Just when you thought blue-chip stocks couldn’t push any higher, the major market indexes seem to post new all-time highs with each passing day. Microsoft (MSFT) stock is a pretty good barometer of the broader US market. It’s also relentlessly pushing into uncharted territory.
You can’t argue with success, and Microsoft shareholders have enjoyed market-beating gains so far this year. Whether this can continue is questionable, though. All rallies must eventually come to an end, and Microsoft’s rally’s retracement could be swift, sharp, and painful.
Should you buy Microsoft stock?
On a technical level, Microsoft traders could justify the rally by citing an unusually long base. MSFT shares have been testing investors’ patience by trading in an ultra-tight range between $132 and $144 since mid-June. Long bases allow tension to build, so Microsoft’s stock price has been coiling for a breakout of epic proportions.
That’s the bulls’ argument, and it may have some validity. Still, a sustainable breakout requires some sort of catalyst—or at least an excuse. In this case, the excuse stemmed from the US Pentagon rejecting Amazon (AMZN) and instead awarding a contract to Microsoft valued at $10 billion.
Reportedly, the Pentagon sought to build a “war cloud” computing system, which would leverage the power of AI to store massive amounts of data in the cloud. Personally, I’m surprised that the Pentagon has waited this long to finally start transitioning to cloud computing. The private sector’s been doing it for years.
Lexington Institute Vice President Daniel Goure characterizes this as a game-changer for military technology, stating, “This is not your grandfather’s Internet…You’re talking about a cloud where you can go from the Pentagon literally to the soldier on the battlefield carrying classified information.”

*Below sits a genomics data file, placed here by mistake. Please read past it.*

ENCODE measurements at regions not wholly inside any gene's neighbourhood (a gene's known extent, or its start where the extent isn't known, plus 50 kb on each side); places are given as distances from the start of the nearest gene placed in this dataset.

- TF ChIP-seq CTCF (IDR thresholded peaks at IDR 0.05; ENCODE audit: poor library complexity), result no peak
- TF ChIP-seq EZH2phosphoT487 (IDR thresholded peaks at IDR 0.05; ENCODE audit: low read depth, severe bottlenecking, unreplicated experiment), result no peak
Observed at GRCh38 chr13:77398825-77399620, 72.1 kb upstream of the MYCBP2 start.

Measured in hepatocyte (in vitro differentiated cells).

Investors love positive surprises, and they were certainly surprised when the Pentagon gave the contract to Microsoft, as they’d been expecting Amazon to be the chosen provider. My own first choice would have been IBM (IBM), whose Red Hat acquisition has demonstrated its commitment to cloud-based technology.
A hard-won battle for Microsoft
If you’re a Star Wars fan, then you might appreciate the name given to the cloud project by the Pentagon. It’s called JEDI, which stands for “Joint Enterprise Defense Infrastructure.” IBM was on the short list of competitors for the JEDI contract. So were Microsoft, Amazon, and Oracle (ORCL). It was a bona fide battle royal, with Oracle even going so far as to contest the bidding process in court (and losing).
Even President Trump entered the fray with a promise to “take a very long look” at the bidding process, citing “tremendous complaints” he’d allegedly heard about the bidding war. Complaints and promises aside, Microsoft traders bought first and asked questions later as reports circulated that it was the contract winner.
This development prompts the question of whether now is a good time to buy Microsoft stock. In response to that question, I’d advise caution rather than a “load the boat” policy. It’s won the cloud contract, yes, but that’s now been priced in. More upside could follow, but there won’t be the same news-based price push that the first responders precipitated.
In other words, if you buy Microsoft stock now based on yesterday’s news, you’ll be late to the party. Besides, I just don’t see a $10 billion contract as that big of a deal for Microsoft. It’s a company whose market cap is $1.1 trillion. In the grand scheme of things, $10 billion is a drop in the ocean.
Celebrate, but don’t buy
Microsoft and MSFT shareholders who benefited from this hard-won “war cloud” battle have a lot to celebrate. It’s also good to know that the Pentagon is finally stepping up its tech game. But this doesn’t mean I’m prepared to recommend buying MSFT shares at their current price. As its valuation touches the clouds, I’m keeping both feet on the ground.
Looking for a different perspective on the JEDI contract and Microsoft stock? Check out Microsoft’s JEDI Win Could Be a Gamechanger.